May 5, 2013
If you have checked the date of today’s entry, you know that it’s past time to fire up the charcoal. Presumably you’ve already got the cabrito soaking in marinade, and you’ve put the Pacifico or the Negra Modello on ice. You’ve just taken a quick break to check out the Thornapple blog before heading out to the back yard (or the back forty, if you’re from Tejas) to start the party. I’ve already referenced one of the greatest food songs in this blog twice already, so I’m loathe to follow that path again. But now here in 2013 when it actually is Cinco de Mayo on blog day, I’m kind of at a loss as to what I should do. Perhaps, as one of my commentators suggested last fall, “Ha llegado el momento para que usted pueda escribir acerca de tequila.”
On the other hand, perhaps like the Jamestown settlers that were in the news this week, you are fresh out of both cabrito and tequila. Perhaps you saw Doug Owlsley, head of physical anthropology at the Smithsonian Institution posing with the macquette of a 14 year old girl named “Jane”. The name appeared on the manifest of an ill fated supply ship that happened to arrive at Jamestown just as the colony was beginning it’s “starving time” over the winter of 1609 and 1610. Not to suggest that being out of cabrito and tequila would be in any ethically relevant way similar to the situation of the household where Jane’s abraded remains were discovered, but what do you do with a week when the lead story on food ethics has to do with cannibalism?
I guess you could point out that this is not generally recommended by any of the major philosophical traditions. On the other hand, one could take the other route and follow Cora Diamond’s observation from the classic 1978 paper “Eating Meat and Eating People,” that there are not really any compelling reasons not to eat people as long as they are already dead (as would appear from the evidence currently extant to have been the case for the unfortunate Jane). Diamond was not really aiming to endorse the ethics of cannibalism so much as she was making the point that our beliefs about what is and is not food do not rest solidly on an ethical basis in the first place. Still and all, if you are inclined to be rationalistic about things, and if you were in the middle of the starving time or, for that matter, inclined to reflect on it, noticing the irrationality that runs through our food practices might be a reason for digging up and utilizing a generally frowned upon and unarguably unaesthetic source of nutrients. Diamond writes that there might be some tasty bits there, but I take this claim to be hyperbole.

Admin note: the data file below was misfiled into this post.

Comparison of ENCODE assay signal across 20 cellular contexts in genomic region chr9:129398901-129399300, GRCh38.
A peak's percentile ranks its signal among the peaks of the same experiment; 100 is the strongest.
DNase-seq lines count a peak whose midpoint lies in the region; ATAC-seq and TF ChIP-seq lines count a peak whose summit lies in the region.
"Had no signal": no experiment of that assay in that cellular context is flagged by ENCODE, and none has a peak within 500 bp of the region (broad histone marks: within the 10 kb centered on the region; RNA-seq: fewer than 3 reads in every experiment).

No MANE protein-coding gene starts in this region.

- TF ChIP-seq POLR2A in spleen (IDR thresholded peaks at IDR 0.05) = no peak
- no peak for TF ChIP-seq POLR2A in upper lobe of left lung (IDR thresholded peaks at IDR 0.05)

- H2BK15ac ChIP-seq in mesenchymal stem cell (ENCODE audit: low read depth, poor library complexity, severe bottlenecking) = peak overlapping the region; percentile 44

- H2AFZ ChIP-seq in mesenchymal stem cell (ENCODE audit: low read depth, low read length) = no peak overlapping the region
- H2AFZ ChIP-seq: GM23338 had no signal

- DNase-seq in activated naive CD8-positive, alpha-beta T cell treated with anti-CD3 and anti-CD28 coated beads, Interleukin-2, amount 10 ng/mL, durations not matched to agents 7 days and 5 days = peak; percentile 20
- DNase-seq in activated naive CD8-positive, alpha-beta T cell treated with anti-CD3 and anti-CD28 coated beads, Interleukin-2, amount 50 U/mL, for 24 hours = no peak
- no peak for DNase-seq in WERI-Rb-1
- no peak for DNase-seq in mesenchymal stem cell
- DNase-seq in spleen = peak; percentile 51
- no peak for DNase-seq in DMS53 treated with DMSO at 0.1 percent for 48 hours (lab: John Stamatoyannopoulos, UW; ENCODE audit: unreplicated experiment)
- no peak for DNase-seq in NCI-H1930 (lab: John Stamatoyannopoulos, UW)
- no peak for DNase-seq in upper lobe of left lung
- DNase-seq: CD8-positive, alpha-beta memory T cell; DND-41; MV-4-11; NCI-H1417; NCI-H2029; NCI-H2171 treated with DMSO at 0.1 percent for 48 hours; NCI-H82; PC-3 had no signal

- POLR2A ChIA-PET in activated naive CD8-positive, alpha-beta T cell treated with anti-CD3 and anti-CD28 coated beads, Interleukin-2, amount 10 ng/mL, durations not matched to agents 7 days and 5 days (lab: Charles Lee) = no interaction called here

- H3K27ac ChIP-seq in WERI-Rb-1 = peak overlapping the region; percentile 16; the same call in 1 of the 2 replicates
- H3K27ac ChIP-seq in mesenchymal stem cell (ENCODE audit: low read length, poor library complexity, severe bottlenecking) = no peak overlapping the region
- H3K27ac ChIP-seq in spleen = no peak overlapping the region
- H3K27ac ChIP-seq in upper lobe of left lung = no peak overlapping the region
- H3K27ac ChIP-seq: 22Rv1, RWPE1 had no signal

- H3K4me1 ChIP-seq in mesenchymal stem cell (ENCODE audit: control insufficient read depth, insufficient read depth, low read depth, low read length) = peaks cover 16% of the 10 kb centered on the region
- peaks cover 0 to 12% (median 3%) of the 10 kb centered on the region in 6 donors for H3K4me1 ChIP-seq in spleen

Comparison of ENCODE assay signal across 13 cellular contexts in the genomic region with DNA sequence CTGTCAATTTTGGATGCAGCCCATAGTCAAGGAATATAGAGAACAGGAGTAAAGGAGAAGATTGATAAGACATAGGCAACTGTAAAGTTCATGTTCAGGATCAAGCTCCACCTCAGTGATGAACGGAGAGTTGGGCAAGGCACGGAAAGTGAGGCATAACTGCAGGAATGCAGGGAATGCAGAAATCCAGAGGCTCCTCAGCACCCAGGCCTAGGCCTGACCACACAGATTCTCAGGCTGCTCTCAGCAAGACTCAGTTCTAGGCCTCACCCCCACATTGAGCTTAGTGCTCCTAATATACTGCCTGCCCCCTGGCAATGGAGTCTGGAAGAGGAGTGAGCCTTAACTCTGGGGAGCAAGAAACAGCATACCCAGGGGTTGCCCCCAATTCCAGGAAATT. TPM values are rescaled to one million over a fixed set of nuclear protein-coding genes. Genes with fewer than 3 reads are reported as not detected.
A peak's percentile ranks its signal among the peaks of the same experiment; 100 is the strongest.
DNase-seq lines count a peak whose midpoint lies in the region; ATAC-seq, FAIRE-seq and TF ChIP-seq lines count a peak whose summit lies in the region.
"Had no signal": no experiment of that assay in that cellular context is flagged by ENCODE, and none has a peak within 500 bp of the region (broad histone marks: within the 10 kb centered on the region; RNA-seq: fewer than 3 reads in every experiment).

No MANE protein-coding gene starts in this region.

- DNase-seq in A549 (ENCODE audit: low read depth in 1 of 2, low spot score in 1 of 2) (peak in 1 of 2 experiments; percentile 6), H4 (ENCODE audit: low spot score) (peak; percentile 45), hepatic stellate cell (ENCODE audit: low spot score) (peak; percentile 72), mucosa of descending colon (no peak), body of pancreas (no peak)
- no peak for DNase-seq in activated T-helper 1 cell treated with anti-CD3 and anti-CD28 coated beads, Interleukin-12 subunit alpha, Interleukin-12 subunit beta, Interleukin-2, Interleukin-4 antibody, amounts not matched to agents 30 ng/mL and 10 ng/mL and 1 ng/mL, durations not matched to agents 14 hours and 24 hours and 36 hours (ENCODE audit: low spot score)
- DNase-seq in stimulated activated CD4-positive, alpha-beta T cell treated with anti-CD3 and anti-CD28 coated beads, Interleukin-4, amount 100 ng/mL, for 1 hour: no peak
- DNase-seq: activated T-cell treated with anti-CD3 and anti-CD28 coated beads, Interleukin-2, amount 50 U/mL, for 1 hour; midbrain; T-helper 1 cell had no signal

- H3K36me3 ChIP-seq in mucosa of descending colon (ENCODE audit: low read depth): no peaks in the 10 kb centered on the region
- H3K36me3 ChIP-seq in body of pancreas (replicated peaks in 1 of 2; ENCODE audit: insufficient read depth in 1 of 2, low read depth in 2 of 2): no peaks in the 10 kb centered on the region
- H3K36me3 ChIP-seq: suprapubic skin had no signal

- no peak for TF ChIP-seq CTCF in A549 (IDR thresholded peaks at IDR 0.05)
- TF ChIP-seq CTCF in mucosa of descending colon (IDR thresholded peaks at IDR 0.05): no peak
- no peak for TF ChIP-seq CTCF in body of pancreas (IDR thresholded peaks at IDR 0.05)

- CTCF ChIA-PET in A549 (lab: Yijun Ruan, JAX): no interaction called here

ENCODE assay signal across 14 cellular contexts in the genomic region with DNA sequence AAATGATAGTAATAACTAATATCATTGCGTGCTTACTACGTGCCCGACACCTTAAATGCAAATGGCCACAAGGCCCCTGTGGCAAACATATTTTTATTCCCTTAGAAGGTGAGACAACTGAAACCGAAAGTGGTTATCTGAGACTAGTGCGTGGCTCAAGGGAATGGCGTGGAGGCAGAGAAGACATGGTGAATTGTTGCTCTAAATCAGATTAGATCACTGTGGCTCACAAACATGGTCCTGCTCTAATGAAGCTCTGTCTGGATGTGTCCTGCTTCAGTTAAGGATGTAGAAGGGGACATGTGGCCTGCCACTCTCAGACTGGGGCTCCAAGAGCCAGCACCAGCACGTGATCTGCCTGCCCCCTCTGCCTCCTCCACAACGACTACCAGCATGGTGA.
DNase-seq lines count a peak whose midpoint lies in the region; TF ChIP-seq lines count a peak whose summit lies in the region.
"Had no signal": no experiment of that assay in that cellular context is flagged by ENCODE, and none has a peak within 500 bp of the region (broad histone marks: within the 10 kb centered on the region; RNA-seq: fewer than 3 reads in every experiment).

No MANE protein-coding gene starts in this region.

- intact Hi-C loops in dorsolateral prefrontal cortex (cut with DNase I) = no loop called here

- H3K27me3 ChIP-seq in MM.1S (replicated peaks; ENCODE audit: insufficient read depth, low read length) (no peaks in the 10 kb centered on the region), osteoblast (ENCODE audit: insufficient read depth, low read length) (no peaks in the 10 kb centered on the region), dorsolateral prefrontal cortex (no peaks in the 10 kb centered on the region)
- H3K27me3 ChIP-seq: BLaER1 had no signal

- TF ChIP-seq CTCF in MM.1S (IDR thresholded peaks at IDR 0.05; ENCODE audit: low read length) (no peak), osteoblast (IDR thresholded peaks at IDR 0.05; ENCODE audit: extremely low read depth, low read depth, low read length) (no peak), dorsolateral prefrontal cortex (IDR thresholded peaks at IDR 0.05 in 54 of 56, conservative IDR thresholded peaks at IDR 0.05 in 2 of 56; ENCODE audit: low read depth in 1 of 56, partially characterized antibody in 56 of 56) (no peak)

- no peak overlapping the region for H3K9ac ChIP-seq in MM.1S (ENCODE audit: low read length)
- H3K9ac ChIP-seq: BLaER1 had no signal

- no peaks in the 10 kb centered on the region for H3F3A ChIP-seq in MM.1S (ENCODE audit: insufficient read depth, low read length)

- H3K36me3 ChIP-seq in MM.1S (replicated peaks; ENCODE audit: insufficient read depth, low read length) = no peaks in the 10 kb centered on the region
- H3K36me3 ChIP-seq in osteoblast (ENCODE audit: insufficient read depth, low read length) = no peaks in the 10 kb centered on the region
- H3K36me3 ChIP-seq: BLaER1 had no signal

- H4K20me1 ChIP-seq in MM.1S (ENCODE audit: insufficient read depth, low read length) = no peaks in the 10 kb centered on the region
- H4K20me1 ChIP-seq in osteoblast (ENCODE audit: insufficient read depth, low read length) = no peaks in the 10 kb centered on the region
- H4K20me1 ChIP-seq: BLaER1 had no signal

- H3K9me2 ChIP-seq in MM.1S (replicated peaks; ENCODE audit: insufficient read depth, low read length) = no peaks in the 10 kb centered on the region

If you are disposed to amuse yourself by reading philosophy rather than eating cabrito this May 5th, I’ll report that Diamond’s paper is available all over the internet from various people who taken it upon themselves to download the PDF from J-STOR and put it on some random website. You can GOOGLE it or you can get it legally by signing up for J-STOR’s “Register and Read” program at this link. There are ethical issues here, too, but unless you are into eating paper copies of philosophy articles—also not recommended, mainly because of the ink—I don’t see much of a connection to the main themes of the Thornapple Blog. As for myself, I’m going to treat this as a tangent and get right on back to cannibalism.
Not to be squeamish, but I truly don’t see much humor in the fate of Jane, not to mention the other Jamestown colonists, so I’ll take a 90-degree turn to synthetic meat. This is a meat-like stuff that’s ginned up from tissue culture. Tissue culture has nothing to do with Kleenex and everything to do with Petri dishes, which, in the case of synthetic meat, are scaled up to the vat size so that we can have meat-like stuff (maybe we’ll call it “processed meat food”) to eat. It’s not here yet, but hang on. I’m curious. I’d genuinely like to know what my two regular readers think about this idea. The general consensus among philosophers is that “Hey, this is GREAT! No more animals!” But what about real people?
As for myself, I think it’s kind of creepy. Afterall, there’s no limit to the kind of animal tissue you can start with. Maybe the Smithsonian can regenerate some stem cells from Jane’s DNA and there can be little dishes next to the macquette where you can experience what the starving time survivors did. After all, who’s the worse for it?
Paul B. Thompson holds the W.K. Kellogg Chair in Agricultural, Food and Community Ethics at Michigan State University